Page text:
In the age of post-antibiotics era, early diagnosis is an effective mean to alleviate the burden caused by drug resistance in public health [23,24]. Maltohexaose-based probe was well proven to be specific and sensitive for targeting bacterial infection, while its implication with bacterial virulence adds to the use for differentiating drug-resistant strains. This strategy holds good promise for developing new contrast agent to diagnose bacterial infection. However, looking back to those already approved drugs, thereis stilla long way to go before maltohexaose-based probes can enter clinic. At the same time, lots of different targeting mechanisms and probes are undergoing preclinical research for early and accurate diagnosis, such as siderophores and bacterial antibody, it is hopeful that human can win the battle against drug resistance by combination of effective prevention, precise diagnosis and prompt treatment.Acknowledgments
The work was supported by the National Key Research and Development Program of China (Nos. 2018YFA0107301 and 2017YFA0205201), the National Natural Science Foundation of China (Nos. 81422023, U1705281, and U1505221), the Fundamental Research Funds for the Central Universities (Nos. 20720160065 and 20720190088), and the Program for New Century Excellent Talents in University, China (No. NCET-13-0502).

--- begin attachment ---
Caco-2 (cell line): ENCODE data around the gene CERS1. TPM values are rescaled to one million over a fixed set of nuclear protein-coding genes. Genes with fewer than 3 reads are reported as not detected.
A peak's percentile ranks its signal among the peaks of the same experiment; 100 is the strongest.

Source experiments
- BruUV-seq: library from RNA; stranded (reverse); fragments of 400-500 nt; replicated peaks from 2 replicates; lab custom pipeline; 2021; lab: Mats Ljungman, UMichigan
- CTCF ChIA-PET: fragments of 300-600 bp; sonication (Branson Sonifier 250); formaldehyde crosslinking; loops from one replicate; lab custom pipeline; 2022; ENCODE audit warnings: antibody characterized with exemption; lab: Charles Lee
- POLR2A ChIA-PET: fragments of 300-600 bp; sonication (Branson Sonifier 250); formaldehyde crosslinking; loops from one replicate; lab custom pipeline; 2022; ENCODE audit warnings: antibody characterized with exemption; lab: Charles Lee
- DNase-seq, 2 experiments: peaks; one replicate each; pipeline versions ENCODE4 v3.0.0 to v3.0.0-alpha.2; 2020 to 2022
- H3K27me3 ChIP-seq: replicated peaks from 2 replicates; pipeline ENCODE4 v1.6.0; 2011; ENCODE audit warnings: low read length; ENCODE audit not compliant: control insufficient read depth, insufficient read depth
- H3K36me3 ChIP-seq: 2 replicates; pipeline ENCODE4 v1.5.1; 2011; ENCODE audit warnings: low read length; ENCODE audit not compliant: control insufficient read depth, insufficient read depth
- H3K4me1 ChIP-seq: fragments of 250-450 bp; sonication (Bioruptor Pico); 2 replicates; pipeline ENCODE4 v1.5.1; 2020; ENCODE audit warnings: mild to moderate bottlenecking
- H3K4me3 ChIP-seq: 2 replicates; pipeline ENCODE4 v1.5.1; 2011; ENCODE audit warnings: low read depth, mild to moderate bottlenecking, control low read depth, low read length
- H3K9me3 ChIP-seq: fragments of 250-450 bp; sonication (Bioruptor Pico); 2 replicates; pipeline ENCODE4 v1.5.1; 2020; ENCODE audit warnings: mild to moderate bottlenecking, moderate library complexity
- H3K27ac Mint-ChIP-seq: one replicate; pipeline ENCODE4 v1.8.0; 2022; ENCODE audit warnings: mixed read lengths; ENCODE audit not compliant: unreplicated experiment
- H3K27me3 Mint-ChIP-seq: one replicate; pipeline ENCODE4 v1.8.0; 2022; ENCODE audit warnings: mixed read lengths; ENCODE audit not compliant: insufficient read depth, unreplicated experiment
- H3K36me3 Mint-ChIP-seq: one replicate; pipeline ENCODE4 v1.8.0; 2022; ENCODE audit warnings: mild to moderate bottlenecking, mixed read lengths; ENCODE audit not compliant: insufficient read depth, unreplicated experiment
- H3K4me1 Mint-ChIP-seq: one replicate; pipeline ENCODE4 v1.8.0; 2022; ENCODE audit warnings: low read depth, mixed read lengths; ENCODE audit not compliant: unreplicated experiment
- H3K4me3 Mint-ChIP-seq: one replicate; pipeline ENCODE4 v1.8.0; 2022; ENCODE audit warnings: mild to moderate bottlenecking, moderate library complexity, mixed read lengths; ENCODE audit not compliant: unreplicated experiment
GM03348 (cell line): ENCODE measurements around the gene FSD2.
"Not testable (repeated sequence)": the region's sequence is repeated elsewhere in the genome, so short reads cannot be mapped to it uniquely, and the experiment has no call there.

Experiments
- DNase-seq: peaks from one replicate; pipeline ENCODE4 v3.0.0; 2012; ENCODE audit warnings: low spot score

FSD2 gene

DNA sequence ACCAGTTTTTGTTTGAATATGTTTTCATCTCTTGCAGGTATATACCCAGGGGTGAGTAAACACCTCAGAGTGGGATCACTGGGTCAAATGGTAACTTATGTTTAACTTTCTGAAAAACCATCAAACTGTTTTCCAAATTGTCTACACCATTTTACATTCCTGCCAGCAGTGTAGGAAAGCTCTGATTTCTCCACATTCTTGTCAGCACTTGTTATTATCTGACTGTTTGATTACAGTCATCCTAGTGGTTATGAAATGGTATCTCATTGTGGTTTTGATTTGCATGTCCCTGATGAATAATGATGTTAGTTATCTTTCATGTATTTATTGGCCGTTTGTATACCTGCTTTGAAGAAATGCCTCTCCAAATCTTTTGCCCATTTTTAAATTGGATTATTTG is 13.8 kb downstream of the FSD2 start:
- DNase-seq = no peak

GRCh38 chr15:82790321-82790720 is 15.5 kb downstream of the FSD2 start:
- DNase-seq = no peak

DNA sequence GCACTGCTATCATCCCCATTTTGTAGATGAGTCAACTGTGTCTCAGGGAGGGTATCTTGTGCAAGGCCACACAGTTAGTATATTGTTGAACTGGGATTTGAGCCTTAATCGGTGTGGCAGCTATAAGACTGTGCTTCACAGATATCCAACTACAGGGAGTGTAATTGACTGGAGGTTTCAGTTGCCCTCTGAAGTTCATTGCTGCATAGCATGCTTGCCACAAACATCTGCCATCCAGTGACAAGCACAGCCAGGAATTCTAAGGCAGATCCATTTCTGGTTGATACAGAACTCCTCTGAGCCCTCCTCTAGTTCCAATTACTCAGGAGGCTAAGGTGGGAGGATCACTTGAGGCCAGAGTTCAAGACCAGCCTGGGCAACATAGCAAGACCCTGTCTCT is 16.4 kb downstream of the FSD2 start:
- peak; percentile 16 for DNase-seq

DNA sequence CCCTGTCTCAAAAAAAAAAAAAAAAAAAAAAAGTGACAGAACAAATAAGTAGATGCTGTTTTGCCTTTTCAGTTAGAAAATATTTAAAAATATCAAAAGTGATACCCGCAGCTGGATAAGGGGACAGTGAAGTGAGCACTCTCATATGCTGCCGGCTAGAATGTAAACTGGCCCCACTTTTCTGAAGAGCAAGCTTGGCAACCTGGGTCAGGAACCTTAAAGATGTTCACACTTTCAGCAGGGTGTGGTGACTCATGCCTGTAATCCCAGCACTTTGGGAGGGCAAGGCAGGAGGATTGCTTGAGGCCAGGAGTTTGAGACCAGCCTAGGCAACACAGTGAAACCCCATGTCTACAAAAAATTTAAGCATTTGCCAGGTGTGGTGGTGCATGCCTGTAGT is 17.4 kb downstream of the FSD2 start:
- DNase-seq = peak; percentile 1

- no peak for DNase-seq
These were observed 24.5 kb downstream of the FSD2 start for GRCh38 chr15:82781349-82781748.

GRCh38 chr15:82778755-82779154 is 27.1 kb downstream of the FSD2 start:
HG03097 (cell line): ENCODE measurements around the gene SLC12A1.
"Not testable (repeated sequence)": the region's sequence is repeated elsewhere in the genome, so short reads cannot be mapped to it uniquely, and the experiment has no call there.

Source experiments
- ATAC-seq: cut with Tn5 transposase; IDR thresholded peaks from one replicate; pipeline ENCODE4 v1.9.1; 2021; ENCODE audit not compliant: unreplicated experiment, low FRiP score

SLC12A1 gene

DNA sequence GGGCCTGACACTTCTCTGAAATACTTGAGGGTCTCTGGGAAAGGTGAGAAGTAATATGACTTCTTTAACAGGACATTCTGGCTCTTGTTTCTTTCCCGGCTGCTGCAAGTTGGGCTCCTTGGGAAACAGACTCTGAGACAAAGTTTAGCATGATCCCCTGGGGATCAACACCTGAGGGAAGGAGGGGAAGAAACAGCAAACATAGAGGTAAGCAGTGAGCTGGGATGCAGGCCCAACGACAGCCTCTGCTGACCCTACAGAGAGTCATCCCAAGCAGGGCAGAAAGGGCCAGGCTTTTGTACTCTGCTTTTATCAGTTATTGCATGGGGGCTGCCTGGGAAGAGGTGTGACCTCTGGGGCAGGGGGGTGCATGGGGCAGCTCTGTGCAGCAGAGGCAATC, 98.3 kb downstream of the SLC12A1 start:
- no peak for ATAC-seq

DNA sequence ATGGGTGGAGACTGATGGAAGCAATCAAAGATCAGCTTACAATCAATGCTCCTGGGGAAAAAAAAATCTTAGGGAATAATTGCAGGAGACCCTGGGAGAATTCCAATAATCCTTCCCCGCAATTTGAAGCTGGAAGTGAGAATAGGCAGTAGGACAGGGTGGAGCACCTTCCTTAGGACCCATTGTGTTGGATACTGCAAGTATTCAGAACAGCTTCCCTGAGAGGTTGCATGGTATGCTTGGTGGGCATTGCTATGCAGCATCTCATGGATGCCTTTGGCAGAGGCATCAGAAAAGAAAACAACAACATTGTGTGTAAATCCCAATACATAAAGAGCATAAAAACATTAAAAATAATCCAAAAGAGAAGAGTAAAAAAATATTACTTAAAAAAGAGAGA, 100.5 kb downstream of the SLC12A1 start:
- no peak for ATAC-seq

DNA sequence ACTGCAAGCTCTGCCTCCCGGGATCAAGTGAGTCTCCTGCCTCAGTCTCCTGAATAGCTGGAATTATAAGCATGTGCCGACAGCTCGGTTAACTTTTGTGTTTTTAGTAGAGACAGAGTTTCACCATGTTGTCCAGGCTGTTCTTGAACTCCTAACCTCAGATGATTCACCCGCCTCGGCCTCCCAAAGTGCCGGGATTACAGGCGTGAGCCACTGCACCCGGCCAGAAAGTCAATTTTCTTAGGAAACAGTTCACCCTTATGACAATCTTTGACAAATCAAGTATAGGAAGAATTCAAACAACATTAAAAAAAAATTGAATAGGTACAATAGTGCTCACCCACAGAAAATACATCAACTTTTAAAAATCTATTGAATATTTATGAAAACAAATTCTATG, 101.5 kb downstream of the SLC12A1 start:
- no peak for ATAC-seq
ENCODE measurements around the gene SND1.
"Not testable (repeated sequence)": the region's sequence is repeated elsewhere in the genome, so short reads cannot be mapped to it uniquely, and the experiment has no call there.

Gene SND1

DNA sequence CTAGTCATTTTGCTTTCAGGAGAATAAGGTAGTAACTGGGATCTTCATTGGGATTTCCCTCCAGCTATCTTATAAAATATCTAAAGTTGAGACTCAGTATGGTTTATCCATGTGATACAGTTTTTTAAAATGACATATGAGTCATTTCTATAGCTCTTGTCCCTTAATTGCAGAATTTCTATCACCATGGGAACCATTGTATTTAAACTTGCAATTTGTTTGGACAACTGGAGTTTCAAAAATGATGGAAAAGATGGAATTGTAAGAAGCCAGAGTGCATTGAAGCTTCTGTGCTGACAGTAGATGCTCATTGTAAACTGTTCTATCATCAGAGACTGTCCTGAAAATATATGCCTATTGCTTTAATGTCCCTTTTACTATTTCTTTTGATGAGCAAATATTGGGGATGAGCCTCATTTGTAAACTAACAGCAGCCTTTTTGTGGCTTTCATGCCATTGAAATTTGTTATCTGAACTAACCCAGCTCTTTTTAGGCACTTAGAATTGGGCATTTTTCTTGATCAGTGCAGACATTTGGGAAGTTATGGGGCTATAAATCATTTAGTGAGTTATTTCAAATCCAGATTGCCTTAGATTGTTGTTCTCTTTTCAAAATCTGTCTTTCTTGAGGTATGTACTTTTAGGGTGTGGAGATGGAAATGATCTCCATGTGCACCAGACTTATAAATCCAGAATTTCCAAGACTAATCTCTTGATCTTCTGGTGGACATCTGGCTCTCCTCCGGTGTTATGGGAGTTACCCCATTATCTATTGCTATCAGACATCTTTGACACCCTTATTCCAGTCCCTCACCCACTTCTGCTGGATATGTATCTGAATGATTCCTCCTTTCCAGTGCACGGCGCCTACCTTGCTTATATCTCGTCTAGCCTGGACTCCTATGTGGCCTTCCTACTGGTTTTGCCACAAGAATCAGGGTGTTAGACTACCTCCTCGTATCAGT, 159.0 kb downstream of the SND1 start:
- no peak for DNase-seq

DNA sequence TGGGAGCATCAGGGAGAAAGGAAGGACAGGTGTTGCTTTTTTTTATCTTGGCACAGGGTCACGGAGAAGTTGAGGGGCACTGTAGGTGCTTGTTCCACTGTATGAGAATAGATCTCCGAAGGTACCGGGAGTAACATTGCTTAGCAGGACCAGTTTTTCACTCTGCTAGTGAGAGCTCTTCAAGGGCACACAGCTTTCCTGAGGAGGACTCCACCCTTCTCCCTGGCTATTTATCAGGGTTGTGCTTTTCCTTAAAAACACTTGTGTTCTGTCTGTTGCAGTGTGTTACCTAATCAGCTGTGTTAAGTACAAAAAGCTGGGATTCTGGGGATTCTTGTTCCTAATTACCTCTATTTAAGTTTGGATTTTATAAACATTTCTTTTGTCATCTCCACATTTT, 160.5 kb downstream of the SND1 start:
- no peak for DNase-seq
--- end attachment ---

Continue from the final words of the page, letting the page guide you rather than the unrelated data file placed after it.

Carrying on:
A. Lupetti, M.M. Welling, E.K.J. Pauwels, et al., Lancet Infect. Dis. 3 (2003) 223-229. DOI:10.1016/S1473-3099(03)00579-6
A. Bunschoten, M.M. Welling, M.F. Termaat, et al., Bioconjugate Chem. 24 (2013) 1971-1989. DOI:10.1021/bc4003037
Y. Wu, J. Liu, Y. Lin, et al., J. Biomed. Nanotechnol. 14 (2018) 430-455. DOI:10.1166/jbn.2018.2517